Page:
A scaled-back Oak could have had the whole sector’s support

Our education publishing sector is world-class. For years, publishers have engaged learners at every age through compelling and evidence-informed content – from textbooks and apps, to lesson guides, and other curriculum materials. This rich range of creative and inclusive resources gives each teacher the ability to choose what and how they teach in their classrooms.

Freedom of choice is key for teachers when it comes to creatively planning and delivering lessons. They are the experts and know that no two learners are the same. Publishers are passionate about ensuring that the materials they create serve teachers’ diverse needs and result in the best outcomes for their pupils. This is a highly competitive market, and up to now that competition has been on a fair and level playing field. 

Throughout the pandemic, publishers provided £43 million of free resources to help schools continue to deliver through lockdowns. They were avid supporters of Oak National Academy in this initial phase, and provided it with free content as they saw it as a laudable national endeavour. It is a shame then, that decisions taken by ministers from that point on have not taken the wider education sector along with Oak’s evolution. 

The DfE pressed on with its plans to take over Oak and convert it to a new arm’s length body (ALB), bringing it completely under government control on 1 September. The Publishers Association remained positive about this development and hopeful that the new quango would be able to enhance and not replace existing curriculum provision.

That model could have included the body providing “exemplification” materials, showcasing existing high-quality content, and allowing all current providers to continue to thrive while uplifting curriculum skills and supporting teachers. This would have allowed Oak to become a curriculum body that delivered where most needed, safeguarding investment in our thriving education resources market. Unfortunately, the government did not take that model forward.

Oak’s scope has widened hugely from its pandemic remit

Instead, Oak’s scope has widened hugely from its pandemic remit. It has now been charged with producing “full curriculum packages” in almost every subject up to and including GCSE. None of the schools groups, publishers, teachers, authors, tech innovators and others who already produce materials can compete fairly with this ‘free’ government-endorsed curriculum. Moreover, because of Oak, some publishers are already having to stop creating jobs and investing in resources across the country.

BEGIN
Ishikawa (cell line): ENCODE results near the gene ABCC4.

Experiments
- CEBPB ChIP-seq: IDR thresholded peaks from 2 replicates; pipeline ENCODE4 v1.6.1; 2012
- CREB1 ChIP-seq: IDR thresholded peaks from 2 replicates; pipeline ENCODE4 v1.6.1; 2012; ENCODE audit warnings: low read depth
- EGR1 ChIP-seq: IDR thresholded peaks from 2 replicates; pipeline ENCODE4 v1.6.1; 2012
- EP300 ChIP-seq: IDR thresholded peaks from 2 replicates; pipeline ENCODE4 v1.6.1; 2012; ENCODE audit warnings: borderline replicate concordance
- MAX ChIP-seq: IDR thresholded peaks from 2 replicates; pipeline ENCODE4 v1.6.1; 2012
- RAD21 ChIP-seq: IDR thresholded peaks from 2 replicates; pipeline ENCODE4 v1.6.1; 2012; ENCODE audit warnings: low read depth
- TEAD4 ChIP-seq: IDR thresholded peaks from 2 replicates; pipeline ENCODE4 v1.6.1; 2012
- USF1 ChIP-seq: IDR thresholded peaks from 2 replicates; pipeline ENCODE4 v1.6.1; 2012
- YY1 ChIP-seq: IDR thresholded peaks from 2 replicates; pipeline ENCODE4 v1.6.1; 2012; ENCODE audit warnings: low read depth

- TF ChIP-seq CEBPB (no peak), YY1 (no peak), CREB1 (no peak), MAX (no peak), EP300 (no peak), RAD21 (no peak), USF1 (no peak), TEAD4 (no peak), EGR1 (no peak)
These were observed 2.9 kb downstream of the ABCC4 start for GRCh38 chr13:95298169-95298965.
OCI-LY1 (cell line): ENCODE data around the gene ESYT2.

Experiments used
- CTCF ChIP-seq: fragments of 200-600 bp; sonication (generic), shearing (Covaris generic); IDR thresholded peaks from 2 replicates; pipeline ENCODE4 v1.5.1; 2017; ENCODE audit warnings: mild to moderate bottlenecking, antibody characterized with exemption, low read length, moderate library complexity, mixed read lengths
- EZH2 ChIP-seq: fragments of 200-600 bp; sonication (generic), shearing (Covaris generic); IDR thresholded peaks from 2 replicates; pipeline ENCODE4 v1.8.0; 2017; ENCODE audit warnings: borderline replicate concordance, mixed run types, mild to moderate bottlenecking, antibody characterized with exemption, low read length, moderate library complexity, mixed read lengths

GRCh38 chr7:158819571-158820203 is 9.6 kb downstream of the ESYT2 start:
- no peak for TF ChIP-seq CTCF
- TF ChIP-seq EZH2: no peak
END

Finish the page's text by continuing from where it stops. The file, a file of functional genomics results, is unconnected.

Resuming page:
Critically, the DfE’s proposed review of Oak’s impact in two years will be too late. Over time, its offer will become the only set of curriculum resources available, in a move which can only level down outcomes. With others across the school system, we have attempted to engage with DfE throughout. Each time, it has been impossible to reach any kind of middle ground.

Oak can still be a force for good, but not in its current form, which gives ministers of the day unprecedented power over what and how teachers teach.

This is why we have joined the Society of Authors and BESA, and the National Education Union as an interested party, to launch a judicial review of DfE’s current plans for Oak and the process it has followed. This is a regrettable, last-resort option, but it is the only means left available to us to challenge the lawfulness and rationality of the government’s decisions, based upon glaring gaps and faulty logic in its much-delayed business case.

Our evidence indicates that this intervention into the resources market is something teachers neither need nor want. In research we conducted earlier this year, 79 per cent of teachers said they would rather have the freedom to choose from a range of free and paid for resources. Instead of government-picked resources, teachers are calling for more investment in schools and training, and smaller class sizes.

The government should see teachers as the experts in what their pupils need, rather than progressing with an expensive, unevidenced, unwanted, and probably unsuccessful project like Oak in its current form.

We continue to hope that the government will reconsider its plans and choose to work with all those who are concerned about Oak’s current direction. As things stand, it is growing too fast, without proper evidence or consultation, and requires urgent scaling back. Just some of the £43 million they have committed to it would go a long way in supporting schools to make their own curriculum choices.

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